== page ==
Sometimes it feels like we’re a broken record over here. Just last month we penned a piece on what criteria we generally use to evaluate new legislation, and on our Regulation page we have this:

We favor enforcement of existing regulations over the creation of new regulatory schemes.
We believe that additional regulation is too often political window dressing and does not serve to resolve the ills for which it is claimed as a cure. This includes the so-called Assault Weapons Ban, as well as proposed restrictions on magazine capacity.

One of the first things that usually comes up is, “Well, obviously we need to do that, but we should also do ____________!! For the CHILDREN!” Well, we’re given yet another study today from our friends over at UC Davis that highlights another issue where the enforcement of existing laws is something that about everyone agrees is a bad idea, where violent felons and domestic abusers, who are legally prohibited from owning guns, still have them. How big of an issue is this?

Well, in the state of California, where we have a whole host of laws and regulations (and a lot of really bad ones, yes) about guns, there are still an estimated 19,000 people who own guns that shouldn’t. That we KNOW about.  Think about that for just a minute. We know they shouldn’t own guns, but they do. California also has a task force specifically to go and remove guns from these folks, and has had for years. But we still have 19,000 people in the state that haven’t been caught up to yet. Extrapolating the data to the entire US (which is a bit dicey, but let’s call it somewhat accurate), that puts the number across the US at around 98,000.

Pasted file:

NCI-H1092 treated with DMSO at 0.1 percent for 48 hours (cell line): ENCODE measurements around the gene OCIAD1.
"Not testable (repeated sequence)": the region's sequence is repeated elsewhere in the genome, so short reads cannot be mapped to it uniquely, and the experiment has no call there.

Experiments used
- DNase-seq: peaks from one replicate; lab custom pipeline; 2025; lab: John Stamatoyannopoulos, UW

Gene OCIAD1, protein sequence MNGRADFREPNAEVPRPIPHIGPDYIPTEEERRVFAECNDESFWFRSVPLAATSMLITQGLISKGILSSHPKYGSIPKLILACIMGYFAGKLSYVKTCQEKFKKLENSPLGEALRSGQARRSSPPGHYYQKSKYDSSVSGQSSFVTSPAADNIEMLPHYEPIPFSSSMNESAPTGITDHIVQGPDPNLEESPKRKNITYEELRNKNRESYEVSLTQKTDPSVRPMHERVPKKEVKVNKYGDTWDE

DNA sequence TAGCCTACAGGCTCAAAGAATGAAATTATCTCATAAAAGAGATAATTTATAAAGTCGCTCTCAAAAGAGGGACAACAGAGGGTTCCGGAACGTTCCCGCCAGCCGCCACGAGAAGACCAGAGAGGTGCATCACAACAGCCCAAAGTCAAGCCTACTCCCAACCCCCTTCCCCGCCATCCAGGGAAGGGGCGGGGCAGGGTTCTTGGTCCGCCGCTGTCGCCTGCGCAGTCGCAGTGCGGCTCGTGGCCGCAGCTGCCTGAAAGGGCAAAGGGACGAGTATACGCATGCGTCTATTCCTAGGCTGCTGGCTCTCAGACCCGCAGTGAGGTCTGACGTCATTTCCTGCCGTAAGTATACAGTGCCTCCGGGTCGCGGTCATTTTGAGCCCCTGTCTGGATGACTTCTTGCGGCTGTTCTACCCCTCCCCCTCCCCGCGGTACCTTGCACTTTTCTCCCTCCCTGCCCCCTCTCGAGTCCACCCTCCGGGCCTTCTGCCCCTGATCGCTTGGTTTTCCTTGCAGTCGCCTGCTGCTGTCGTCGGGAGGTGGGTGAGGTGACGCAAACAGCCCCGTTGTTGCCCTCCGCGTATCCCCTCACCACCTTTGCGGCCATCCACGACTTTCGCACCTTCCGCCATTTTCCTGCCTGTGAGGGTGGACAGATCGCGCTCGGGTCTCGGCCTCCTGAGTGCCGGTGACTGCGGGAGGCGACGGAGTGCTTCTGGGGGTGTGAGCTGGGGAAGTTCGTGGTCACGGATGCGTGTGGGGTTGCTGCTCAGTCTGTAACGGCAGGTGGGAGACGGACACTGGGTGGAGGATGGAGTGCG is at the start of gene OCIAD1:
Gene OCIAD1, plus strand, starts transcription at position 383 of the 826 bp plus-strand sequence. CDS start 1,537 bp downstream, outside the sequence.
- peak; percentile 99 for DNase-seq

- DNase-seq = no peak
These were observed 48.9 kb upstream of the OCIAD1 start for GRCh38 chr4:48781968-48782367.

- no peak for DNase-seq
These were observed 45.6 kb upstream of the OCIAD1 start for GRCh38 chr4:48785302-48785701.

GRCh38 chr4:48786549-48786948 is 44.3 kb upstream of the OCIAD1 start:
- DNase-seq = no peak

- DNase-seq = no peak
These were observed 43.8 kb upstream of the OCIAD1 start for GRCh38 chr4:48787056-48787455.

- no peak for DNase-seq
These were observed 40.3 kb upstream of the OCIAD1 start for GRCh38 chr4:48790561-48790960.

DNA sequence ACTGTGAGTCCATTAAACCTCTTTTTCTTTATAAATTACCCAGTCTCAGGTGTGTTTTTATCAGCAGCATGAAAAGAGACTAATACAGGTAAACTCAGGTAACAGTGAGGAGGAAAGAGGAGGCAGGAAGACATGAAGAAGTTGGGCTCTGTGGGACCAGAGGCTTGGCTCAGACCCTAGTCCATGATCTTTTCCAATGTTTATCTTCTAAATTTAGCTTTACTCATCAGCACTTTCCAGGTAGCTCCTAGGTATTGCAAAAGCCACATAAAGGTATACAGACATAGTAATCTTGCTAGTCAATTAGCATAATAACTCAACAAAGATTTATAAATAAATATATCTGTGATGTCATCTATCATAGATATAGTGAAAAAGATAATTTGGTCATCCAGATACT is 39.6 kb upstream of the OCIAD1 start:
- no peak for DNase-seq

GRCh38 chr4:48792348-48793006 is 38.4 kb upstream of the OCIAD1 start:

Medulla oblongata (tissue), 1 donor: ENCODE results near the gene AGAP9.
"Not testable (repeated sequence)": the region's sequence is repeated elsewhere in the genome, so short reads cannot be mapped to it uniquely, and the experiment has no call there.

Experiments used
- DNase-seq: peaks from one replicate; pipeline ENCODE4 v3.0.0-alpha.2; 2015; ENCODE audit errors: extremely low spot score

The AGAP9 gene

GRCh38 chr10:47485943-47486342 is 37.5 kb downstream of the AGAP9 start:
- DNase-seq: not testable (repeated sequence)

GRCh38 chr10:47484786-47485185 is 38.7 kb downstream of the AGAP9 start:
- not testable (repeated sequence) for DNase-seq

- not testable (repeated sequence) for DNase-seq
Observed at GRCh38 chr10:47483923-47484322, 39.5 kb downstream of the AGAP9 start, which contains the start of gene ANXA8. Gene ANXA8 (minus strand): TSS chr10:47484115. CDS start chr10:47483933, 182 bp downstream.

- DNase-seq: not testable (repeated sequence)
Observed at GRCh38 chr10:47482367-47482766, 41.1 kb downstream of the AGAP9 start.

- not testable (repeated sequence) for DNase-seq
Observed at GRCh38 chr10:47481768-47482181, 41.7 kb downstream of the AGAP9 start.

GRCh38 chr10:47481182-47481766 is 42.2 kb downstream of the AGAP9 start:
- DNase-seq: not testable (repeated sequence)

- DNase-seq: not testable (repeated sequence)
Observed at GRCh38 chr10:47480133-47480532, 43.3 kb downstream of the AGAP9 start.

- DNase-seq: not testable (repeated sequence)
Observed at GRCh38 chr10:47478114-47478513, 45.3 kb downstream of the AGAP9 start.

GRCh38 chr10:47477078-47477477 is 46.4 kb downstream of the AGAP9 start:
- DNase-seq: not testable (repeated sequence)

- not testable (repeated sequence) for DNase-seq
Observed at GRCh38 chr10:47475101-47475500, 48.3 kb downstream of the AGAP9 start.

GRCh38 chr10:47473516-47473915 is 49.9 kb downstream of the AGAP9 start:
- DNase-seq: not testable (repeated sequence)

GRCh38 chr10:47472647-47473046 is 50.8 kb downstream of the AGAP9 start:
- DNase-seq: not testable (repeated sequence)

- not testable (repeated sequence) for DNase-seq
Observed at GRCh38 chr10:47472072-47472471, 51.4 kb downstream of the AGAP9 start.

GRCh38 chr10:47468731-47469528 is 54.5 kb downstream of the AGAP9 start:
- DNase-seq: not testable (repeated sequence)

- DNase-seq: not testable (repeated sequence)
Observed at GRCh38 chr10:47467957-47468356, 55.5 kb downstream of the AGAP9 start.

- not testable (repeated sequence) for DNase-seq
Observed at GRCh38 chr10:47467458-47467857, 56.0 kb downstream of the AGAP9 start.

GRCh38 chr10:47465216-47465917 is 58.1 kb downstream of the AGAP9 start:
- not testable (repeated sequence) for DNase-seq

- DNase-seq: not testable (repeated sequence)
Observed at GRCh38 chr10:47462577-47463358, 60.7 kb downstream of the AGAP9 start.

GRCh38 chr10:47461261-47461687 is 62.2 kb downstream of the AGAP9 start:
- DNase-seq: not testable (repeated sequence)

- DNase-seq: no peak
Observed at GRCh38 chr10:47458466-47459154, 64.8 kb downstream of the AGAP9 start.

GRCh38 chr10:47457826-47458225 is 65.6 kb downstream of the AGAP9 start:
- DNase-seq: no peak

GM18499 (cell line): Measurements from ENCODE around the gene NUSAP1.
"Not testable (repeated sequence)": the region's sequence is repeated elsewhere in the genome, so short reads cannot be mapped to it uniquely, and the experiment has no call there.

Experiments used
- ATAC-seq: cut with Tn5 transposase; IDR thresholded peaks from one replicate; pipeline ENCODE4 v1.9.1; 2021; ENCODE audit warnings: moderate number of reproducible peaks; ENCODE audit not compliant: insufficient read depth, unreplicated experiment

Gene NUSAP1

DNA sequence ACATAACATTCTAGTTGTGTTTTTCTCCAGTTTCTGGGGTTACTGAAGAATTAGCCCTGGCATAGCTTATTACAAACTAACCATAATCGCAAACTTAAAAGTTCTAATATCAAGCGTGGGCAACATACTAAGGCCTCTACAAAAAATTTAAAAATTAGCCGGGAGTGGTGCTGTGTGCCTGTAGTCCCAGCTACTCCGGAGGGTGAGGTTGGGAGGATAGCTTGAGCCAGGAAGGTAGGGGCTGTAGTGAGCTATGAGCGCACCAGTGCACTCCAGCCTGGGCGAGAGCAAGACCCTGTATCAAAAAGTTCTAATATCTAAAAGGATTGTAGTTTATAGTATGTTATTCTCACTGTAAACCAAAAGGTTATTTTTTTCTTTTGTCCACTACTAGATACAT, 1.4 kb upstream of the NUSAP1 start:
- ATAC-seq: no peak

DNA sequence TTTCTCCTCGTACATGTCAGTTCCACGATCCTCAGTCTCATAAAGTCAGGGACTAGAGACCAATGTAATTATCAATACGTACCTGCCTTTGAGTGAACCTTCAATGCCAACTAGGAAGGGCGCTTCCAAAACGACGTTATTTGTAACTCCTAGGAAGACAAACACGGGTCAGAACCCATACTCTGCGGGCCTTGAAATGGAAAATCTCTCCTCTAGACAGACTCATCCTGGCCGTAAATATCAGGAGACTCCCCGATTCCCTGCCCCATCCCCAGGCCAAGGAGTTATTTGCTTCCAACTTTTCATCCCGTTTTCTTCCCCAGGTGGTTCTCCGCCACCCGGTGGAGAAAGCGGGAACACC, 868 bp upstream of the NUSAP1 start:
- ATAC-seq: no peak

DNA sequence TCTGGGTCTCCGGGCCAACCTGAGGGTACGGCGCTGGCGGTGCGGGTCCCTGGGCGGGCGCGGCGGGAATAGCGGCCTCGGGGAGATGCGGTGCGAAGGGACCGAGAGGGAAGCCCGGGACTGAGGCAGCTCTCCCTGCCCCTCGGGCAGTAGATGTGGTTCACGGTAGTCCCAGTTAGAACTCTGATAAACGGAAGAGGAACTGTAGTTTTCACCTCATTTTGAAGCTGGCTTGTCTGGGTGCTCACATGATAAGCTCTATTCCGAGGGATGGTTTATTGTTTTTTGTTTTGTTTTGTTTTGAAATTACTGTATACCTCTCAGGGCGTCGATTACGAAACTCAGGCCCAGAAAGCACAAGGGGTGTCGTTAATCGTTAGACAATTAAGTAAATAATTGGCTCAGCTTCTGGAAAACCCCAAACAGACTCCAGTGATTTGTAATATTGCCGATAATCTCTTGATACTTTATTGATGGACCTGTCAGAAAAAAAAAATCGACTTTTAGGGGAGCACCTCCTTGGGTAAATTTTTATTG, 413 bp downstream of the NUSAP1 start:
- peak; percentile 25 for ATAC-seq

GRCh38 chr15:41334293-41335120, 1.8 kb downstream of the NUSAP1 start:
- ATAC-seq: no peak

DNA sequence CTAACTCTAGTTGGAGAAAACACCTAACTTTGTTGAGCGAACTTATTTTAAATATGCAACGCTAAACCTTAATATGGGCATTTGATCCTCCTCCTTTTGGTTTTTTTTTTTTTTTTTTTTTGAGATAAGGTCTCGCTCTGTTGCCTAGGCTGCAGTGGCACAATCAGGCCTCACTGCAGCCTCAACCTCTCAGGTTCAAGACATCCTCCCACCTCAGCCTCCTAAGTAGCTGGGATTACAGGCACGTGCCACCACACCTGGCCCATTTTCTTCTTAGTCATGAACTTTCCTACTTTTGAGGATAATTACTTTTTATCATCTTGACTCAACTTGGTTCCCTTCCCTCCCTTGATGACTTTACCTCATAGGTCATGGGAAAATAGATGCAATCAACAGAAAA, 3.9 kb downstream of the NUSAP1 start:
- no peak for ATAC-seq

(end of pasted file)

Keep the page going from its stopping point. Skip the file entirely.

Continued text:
We can and should have a conversation about restoring felons rights, including the right to vote and the 2nd. There’s certainly an argument to be made that once you’ve fulfilled your sentence, you should then be a real citizen again after you complete everything (including probation where applicable). But we’re talking about the way it is today.

And it matters. From the study:

“Studying the transition from legal gun owner to prohibited owner status is a particularly important moment because the risk for subsequent violence is likely to be highest immediately after an event that prohibits a gun owner from legally owning a firearm. In California, for example, 5% to 10% of gun purchasers aged 21 to 49 years with arrest histories experience felony or violence misdemeanor convictions within five years of the purchase.”

One of the other things we’ve advocated for in the past, and still do, is fixing our NICS system- garbage in, garbage out. There’s still a ton of data missing from various states, people who lie and claim to not be prohibited people are almost never prosecuted. Straw purchasers are almost never prosecuted.

Why does this matter? We know there is an issue. We know that this is the low hanging fruit. Instead of working to fix these issues, we get new stuff proposed that will never be enforced, even if it passes and manages to not get overturned in the courts. This study is just more fuel to the fire that we’ve been right on this issue for years.

You want to really “do something”? How about getting enforcement figured out first. It’s gonna take awhile.

After we’ve finished up with all that, maybe then we can look at some solutions that actually work.